Garden / June 13, 2018 /
Fertile soil that retains nutrients and water is one of the keys to success with intensive planting, which is a fancy way of saying planting a lot in a little area. America’s intensive-growing tradition has two fathers: John Jeavons and Mel Bartholomew. In his classic 1974 book, How to Grow More Vegetables Than You Ever Thought Possible on Less Land Than You Can Imagine, Jeavons introduced Americans to French intensive-gardening techniques, notably deep soil preparation through double-dug beds and intensive crop-planting patterns. Seven years later, Bartholomew offered a new way to think about these patterns in a classic book of his own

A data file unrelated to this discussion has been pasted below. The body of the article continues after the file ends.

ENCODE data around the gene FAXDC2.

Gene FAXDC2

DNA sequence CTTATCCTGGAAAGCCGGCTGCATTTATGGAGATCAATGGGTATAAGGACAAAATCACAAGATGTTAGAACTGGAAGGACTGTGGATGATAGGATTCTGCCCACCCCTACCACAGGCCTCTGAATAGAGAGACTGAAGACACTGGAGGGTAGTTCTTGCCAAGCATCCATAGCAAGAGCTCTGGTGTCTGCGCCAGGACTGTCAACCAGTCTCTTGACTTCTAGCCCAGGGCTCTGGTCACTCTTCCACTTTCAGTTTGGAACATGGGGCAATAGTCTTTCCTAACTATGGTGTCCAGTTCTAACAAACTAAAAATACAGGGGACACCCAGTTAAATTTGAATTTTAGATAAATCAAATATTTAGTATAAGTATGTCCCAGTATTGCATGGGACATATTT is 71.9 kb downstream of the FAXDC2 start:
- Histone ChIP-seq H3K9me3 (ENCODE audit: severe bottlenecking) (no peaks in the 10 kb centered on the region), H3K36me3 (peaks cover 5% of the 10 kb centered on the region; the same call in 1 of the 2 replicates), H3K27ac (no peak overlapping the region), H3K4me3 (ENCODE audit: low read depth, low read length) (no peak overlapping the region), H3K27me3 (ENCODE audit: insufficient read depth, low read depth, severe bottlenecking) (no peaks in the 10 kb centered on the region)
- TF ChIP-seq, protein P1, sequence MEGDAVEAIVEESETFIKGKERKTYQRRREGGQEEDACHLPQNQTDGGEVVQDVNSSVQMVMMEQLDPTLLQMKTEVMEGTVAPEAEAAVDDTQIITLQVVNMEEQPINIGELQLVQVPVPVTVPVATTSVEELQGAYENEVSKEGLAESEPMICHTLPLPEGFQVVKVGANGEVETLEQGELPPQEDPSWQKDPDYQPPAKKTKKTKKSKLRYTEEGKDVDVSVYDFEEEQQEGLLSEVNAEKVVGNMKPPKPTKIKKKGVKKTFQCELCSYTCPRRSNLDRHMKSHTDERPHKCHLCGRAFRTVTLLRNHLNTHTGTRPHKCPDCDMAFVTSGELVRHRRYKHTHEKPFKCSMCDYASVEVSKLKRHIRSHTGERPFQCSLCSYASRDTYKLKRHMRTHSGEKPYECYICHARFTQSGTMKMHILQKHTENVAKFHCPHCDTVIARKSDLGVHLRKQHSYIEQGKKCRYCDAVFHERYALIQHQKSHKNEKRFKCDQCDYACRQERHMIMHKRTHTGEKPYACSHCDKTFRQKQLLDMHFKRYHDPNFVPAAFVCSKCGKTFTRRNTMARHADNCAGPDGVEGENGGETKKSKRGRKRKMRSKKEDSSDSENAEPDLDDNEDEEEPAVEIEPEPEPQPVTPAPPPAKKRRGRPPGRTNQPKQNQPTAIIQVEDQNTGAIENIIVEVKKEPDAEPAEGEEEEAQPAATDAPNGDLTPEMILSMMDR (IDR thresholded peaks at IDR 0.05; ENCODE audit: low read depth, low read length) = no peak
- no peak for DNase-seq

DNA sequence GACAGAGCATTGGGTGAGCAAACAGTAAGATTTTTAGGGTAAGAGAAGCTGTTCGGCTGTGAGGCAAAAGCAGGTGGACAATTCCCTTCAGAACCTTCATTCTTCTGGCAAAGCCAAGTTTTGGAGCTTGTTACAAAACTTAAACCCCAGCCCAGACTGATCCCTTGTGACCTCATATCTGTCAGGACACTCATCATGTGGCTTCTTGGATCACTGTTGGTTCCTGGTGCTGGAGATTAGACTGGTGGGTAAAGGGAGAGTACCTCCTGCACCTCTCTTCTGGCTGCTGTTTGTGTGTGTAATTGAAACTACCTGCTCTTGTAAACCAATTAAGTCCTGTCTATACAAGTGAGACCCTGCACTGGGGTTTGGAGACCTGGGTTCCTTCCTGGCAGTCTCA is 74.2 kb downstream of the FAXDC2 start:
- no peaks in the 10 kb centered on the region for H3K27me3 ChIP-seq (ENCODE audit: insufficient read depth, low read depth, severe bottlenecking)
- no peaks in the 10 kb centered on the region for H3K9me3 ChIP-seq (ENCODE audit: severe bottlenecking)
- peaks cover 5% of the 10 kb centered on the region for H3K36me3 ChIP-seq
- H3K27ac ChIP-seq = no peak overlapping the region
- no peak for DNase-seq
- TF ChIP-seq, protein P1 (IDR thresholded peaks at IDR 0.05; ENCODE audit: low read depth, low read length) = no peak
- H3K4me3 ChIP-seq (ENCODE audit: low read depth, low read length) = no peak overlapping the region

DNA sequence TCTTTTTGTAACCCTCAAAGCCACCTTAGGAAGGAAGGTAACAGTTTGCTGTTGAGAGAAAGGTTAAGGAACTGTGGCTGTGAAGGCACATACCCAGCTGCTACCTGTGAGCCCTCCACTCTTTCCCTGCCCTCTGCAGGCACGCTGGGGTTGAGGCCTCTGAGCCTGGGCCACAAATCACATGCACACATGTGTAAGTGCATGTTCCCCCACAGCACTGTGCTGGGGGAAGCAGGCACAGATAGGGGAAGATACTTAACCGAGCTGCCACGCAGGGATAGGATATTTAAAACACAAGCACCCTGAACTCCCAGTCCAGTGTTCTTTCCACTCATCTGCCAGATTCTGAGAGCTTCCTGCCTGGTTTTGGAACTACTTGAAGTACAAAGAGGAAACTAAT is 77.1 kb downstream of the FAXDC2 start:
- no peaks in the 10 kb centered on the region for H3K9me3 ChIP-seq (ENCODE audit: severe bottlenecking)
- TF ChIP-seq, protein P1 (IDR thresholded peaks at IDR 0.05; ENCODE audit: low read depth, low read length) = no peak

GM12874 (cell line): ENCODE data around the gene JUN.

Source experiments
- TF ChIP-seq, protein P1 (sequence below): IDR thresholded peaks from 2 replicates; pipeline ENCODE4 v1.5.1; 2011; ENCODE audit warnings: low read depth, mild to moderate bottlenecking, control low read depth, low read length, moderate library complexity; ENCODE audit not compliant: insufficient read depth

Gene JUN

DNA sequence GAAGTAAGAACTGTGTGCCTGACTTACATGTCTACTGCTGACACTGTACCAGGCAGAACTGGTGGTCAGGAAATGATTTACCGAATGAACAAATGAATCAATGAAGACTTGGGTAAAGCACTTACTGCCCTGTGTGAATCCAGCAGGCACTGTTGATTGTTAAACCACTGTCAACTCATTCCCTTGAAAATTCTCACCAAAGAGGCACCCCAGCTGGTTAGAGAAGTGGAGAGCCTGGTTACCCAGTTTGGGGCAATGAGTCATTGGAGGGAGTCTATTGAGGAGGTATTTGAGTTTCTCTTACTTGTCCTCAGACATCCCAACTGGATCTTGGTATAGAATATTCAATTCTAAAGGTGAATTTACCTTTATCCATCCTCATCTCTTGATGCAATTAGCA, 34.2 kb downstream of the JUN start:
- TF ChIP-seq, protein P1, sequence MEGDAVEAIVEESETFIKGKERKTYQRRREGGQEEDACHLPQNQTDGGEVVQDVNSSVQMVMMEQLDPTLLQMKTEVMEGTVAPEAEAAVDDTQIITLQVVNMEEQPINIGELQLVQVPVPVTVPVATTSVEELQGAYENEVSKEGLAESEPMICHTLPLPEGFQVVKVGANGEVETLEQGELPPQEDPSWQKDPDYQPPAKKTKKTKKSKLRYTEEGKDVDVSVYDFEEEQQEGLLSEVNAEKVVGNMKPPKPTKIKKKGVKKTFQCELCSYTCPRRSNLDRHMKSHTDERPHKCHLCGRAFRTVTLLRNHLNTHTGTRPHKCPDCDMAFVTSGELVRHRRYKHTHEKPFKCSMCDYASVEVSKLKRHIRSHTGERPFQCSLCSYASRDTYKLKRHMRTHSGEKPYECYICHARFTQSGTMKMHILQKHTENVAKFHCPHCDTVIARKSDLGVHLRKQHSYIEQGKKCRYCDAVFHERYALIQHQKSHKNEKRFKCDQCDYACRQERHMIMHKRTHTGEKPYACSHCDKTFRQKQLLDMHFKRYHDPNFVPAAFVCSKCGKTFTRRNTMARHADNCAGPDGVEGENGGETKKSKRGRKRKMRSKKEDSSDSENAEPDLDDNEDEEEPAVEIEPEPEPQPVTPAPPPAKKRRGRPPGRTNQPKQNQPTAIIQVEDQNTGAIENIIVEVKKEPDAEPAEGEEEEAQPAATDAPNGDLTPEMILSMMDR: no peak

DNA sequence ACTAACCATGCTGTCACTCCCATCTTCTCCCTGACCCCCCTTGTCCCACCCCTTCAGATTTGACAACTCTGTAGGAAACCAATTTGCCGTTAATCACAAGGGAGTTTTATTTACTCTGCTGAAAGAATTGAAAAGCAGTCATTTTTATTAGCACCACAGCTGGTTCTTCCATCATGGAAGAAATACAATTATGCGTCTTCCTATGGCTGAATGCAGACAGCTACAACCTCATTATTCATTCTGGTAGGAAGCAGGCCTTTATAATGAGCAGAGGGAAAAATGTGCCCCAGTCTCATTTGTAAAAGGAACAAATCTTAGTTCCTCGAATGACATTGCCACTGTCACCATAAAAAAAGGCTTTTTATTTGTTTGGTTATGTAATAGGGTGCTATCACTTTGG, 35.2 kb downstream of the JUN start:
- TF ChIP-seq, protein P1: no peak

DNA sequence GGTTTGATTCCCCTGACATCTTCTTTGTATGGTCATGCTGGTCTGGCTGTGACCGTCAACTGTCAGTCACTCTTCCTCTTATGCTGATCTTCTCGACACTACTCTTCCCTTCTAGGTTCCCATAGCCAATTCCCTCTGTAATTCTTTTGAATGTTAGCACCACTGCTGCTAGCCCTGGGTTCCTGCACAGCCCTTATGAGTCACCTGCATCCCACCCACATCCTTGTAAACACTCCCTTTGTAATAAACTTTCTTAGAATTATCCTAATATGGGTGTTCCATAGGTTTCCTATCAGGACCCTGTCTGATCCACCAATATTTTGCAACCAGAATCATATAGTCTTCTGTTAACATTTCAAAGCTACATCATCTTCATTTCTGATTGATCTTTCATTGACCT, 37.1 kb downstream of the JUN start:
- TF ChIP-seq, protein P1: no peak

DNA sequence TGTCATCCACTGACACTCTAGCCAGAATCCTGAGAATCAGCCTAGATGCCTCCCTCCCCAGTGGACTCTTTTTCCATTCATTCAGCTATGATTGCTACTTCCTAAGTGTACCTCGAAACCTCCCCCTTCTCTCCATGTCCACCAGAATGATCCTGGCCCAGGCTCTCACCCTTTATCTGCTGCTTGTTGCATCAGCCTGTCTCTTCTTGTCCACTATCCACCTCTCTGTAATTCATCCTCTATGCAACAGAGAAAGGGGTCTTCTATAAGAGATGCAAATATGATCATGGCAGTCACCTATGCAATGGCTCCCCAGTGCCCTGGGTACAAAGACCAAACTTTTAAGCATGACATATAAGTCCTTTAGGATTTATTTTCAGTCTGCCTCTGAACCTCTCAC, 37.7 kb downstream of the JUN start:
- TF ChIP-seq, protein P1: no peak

An extended growing season. A raised bed will warm up faster than the ground in the spring and in the fall your bed can easily be tented to extend your growing season by a few weeks or so. Location, location, location: Grow food in the location of your choice regardless of soil conditions as you will be adding your own.